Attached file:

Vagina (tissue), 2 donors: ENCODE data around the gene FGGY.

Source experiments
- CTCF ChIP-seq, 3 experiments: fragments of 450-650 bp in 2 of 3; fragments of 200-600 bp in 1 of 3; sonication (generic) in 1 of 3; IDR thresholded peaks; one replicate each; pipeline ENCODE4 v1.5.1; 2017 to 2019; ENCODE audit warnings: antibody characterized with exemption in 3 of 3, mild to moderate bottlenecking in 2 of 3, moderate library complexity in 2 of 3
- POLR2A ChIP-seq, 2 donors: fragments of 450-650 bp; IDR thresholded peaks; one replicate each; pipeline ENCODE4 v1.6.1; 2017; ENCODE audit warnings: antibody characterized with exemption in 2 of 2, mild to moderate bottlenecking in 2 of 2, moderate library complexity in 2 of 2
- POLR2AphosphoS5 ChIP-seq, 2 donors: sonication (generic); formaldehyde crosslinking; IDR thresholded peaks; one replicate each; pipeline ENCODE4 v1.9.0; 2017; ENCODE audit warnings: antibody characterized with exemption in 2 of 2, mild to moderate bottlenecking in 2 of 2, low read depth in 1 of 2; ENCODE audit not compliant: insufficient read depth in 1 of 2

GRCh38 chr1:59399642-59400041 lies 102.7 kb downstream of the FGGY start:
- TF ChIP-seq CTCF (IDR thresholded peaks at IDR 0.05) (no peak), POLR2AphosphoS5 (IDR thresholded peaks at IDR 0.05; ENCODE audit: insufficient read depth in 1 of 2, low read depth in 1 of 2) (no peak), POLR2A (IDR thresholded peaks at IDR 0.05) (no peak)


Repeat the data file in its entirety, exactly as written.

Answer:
Vagina (tissue), 2 donors: ENCODE data around the gene FGGY.

Source experiments
- CTCF ChIP-seq, 3 experiments: fragments of 450-650 bp in 2 of 3; fragments of 200-600 bp in 1 of 3; sonication (generic) in 1 of 3; IDR thresholded peaks; one replicate each; pipeline ENCODE4 v1.5.1; 2017 to 2019; ENCODE audit warnings: antibody characterized with exemption in 3 of 3, mild to moderate bottlenecking in 2 of 3, moderate library complexity in 2 of 3
- POLR2A ChIP-seq, 2 donors: fragments of 450-650 bp; IDR thresholded peaks; one replicate each; pipeline ENCODE4 v1.6.1; 2017; ENCODE audit warnings: antibody characterized with exemption in 2 of 2, mild to moderate bottlenecking in 2 of 2, moderate library complexity in 2 of 2
- POLR2AphosphoS5 ChIP-seq, 2 donors: sonication (generic); formaldehyde crosslinking; IDR thresholded peaks; one replicate each; pipeline ENCODE4 v1.9.0; 2017; ENCODE audit warnings: antibody characterized with exemption in 2 of 2, mild to moderate bottlenecking in 2 of 2, low read depth in 1 of 2; ENCODE audit not compliant: insufficient read depth in 1 of 2

GRCh38 chr1:59399642-59400041 lies 102.7 kb downstream of the FGGY start:
- TF ChIP-seq CTCF (IDR thresholded peaks at IDR 0.05) (no peak), POLR2AphosphoS5 (IDR thresholded peaks at IDR 0.05; ENCODE audit: insufficient read depth in 1 of 2, low read depth in 1 of 2) (no peak), POLR2A (IDR thresholded peaks at IDR 0.05) (no peak)